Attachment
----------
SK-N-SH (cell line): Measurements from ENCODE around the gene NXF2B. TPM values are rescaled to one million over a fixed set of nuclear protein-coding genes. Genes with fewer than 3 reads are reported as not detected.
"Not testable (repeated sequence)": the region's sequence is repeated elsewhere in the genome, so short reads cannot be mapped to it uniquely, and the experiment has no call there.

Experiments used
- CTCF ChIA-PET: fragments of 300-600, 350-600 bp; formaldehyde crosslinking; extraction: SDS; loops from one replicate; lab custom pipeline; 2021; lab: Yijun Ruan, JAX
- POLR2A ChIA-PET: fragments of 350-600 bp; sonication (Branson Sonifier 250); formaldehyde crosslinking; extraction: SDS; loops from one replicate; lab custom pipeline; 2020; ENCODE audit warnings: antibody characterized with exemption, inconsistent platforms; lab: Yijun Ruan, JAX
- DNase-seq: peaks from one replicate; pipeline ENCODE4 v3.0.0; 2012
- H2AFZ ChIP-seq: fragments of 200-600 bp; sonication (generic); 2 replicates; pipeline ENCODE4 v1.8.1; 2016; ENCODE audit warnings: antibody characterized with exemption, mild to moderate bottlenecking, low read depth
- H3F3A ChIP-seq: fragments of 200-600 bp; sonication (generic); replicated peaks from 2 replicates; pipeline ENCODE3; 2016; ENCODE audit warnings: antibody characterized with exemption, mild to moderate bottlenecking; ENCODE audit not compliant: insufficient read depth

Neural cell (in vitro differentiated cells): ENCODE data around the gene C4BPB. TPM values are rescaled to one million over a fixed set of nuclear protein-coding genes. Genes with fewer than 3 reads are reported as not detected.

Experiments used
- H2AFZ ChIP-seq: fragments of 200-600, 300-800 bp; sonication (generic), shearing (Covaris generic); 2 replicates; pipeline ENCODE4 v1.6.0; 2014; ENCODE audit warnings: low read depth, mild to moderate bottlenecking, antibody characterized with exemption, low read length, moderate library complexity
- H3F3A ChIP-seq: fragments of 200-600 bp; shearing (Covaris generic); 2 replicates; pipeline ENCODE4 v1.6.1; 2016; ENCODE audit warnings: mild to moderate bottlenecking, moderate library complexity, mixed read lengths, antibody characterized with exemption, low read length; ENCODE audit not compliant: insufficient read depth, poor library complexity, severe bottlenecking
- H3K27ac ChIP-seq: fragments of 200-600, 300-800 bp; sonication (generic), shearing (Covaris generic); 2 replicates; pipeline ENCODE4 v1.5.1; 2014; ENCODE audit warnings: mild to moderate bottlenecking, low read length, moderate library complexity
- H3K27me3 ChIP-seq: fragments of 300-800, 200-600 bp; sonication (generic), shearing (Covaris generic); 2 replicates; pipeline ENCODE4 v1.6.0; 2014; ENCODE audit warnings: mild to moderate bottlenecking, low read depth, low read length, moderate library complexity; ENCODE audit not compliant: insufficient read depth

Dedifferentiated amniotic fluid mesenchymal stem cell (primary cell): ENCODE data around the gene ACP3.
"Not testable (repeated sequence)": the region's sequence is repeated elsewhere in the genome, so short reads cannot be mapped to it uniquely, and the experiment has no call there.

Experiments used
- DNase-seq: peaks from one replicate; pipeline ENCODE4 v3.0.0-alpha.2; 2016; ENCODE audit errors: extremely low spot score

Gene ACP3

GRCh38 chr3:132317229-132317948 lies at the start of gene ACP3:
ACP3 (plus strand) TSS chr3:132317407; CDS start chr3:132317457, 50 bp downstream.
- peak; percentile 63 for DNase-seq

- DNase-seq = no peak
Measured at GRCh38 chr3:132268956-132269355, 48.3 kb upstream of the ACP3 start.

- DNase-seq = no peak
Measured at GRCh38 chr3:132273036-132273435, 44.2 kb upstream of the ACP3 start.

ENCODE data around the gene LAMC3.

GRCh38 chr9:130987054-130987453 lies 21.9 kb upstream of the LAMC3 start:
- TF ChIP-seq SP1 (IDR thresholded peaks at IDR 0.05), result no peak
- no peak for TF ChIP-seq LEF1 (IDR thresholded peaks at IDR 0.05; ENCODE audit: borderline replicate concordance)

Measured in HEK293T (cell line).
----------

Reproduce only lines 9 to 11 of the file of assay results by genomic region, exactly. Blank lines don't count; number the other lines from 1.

Neural cell (in vitro differentiated cells): ENCODE data around the gene C4BPB. TPM values are rescaled to one million over a fixed set of nuclear protein-coding genes. Genes with fewer than 3 reads are reported as not detected.

Experiments used
- H2AFZ ChIP-seq: fragments of 200-600, 300-800 bp; sonication (generic), shearing (Covaris generic); 2 replicates; pipeline ENCODE4 v1.6.0; 2014; ENCODE audit warnings: low read depth, mild to moderate bottlenecking, antibody characterized with exemption, low read length, moderate library complexity